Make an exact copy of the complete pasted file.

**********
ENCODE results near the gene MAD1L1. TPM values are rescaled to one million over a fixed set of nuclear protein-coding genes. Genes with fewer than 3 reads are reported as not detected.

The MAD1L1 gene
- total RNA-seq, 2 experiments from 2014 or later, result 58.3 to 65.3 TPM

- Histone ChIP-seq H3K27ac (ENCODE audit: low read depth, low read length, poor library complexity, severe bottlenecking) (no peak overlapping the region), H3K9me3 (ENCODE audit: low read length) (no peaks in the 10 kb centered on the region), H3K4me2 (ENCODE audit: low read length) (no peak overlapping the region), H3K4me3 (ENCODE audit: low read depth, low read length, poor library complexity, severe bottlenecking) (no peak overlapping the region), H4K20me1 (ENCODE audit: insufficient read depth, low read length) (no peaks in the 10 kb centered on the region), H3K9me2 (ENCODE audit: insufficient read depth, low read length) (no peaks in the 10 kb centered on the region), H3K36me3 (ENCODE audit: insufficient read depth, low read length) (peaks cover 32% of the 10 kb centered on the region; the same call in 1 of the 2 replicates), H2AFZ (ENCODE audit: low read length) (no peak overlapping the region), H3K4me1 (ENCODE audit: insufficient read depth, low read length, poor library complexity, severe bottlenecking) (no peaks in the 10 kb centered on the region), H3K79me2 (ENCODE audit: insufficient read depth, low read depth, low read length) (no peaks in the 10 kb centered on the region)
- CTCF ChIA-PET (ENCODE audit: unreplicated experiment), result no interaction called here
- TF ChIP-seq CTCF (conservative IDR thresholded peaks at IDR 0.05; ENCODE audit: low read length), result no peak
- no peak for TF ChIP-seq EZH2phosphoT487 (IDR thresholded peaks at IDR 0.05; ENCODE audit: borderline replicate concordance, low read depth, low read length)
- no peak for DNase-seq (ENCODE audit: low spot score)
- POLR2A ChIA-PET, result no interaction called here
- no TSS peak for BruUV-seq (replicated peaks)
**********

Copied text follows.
ENCODE results near the gene MAD1L1. TPM values are rescaled to one million over a fixed set of nuclear protein-coding genes. Genes with fewer than 3 reads are reported as not detected.

The MAD1L1 gene
- total RNA-seq, 2 experiments from 2014 or later, result 58.3 to 65.3 TPM

- Histone ChIP-seq H3K27ac (ENCODE audit: low read depth, low read length, poor library complexity, severe bottlenecking) (no peak overlapping the region), H3K9me3 (ENCODE audit: low read length) (no peaks in the 10 kb centered on the region), H3K4me2 (ENCODE audit: low read length) (no peak overlapping the region), H3K4me3 (ENCODE audit: low read depth, low read length, poor library complexity, severe bottlenecking) (no peak overlapping the region), H4K20me1 (ENCODE audit: insufficient read depth, low read length) (no peaks in the 10 kb centered on the region), H3K9me2 (ENCODE audit: insufficient read depth, low read length) (no peaks in the 10 kb centered on the region), H3K36me3 (ENCODE audit: insufficient read depth, low read length) (peaks cover 32% of the 10 kb centered on the region; the same call in 1 of the 2 replicates), H2AFZ (ENCODE audit: low read length) (no peak overlapping the region), H3K4me1 (ENCODE audit: insufficient read depth, low read length, poor library complexity, severe bottlenecking) (no peaks in the 10 kb centered on the region), H3K79me2 (ENCODE audit: insufficient read depth, low read depth, low read length) (no peaks in the 10 kb centered on the region)
- CTCF ChIA-PET (ENCODE audit: unreplicated experiment), result no interaction called here
- TF ChIP-seq CTCF (conservative IDR thresholded peaks at IDR 0.05; ENCODE audit: low read length), result no peak
- no peak for TF ChIP-seq EZH2phosphoT487 (IDR thresholded peaks at IDR 0.05; ENCODE audit: borderline replicate concordance, low read depth, low read length)
- no peak for DNase-seq (ENCODE audit: low spot score)
- POLR2A ChIA-PET, result no interaction called here
- no TSS peak for BruUV-seq (replicated peaks)